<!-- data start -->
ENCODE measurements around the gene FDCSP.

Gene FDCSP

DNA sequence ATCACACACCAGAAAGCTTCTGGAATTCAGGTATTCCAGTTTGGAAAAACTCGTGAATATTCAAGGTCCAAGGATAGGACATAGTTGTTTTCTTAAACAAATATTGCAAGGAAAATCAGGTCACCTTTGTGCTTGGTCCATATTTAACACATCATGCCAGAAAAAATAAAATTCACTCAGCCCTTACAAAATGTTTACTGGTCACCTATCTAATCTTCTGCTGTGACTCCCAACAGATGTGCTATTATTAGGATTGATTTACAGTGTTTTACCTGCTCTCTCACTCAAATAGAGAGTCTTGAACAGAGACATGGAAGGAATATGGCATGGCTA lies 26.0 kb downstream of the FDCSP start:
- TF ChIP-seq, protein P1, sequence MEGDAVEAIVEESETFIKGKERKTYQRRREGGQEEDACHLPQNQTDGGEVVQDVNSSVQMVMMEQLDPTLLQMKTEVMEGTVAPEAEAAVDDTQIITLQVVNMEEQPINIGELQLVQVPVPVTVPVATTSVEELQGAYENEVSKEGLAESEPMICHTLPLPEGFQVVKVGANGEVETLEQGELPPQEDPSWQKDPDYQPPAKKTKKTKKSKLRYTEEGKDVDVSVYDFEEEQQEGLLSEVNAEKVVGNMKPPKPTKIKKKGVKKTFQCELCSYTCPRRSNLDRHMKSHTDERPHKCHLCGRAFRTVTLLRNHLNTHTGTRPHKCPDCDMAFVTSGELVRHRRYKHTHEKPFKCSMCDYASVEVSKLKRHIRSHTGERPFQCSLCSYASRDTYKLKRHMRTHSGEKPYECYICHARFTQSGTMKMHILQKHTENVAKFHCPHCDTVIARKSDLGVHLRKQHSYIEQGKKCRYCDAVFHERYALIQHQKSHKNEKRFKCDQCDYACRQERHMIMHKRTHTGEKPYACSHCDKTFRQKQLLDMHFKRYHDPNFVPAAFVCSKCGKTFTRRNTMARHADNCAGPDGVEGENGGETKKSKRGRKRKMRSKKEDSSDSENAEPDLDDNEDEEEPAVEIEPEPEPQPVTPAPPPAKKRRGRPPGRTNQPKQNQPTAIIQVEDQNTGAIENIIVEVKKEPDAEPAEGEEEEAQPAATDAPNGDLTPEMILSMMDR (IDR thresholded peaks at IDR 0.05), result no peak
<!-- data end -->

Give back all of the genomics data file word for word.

ENCODE measurements around the gene FDCSP.

Gene FDCSP

DNA sequence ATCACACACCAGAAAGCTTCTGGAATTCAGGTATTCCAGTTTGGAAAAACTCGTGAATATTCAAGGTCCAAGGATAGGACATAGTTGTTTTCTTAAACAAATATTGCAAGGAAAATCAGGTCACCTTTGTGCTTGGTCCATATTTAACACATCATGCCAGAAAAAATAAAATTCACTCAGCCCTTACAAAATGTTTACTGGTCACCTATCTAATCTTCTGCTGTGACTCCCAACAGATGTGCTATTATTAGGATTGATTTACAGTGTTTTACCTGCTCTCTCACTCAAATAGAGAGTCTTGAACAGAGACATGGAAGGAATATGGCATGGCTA lies 26.0 kb downstream of the FDCSP start:
- TF ChIP-seq, protein P1, sequence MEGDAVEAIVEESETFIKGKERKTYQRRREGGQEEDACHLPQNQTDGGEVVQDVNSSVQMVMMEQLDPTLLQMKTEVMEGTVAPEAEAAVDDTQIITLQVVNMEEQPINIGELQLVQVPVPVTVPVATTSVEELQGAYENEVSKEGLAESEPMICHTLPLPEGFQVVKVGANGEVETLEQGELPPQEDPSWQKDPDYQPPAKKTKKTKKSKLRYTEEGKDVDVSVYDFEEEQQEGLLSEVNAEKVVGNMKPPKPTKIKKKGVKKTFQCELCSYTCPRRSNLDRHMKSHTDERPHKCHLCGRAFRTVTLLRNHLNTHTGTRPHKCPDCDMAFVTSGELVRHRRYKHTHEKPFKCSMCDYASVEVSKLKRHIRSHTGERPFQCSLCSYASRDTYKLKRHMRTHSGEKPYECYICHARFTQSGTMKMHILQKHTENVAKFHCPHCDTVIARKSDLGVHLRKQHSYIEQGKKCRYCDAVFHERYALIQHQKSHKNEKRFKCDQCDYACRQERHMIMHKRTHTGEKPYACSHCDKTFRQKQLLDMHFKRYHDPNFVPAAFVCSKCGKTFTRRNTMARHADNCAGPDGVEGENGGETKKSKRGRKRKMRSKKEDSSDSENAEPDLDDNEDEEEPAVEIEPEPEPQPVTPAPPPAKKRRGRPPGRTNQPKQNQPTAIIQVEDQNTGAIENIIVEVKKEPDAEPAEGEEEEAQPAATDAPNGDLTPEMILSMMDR (IDR thresholded peaks at IDR 0.05), result no peak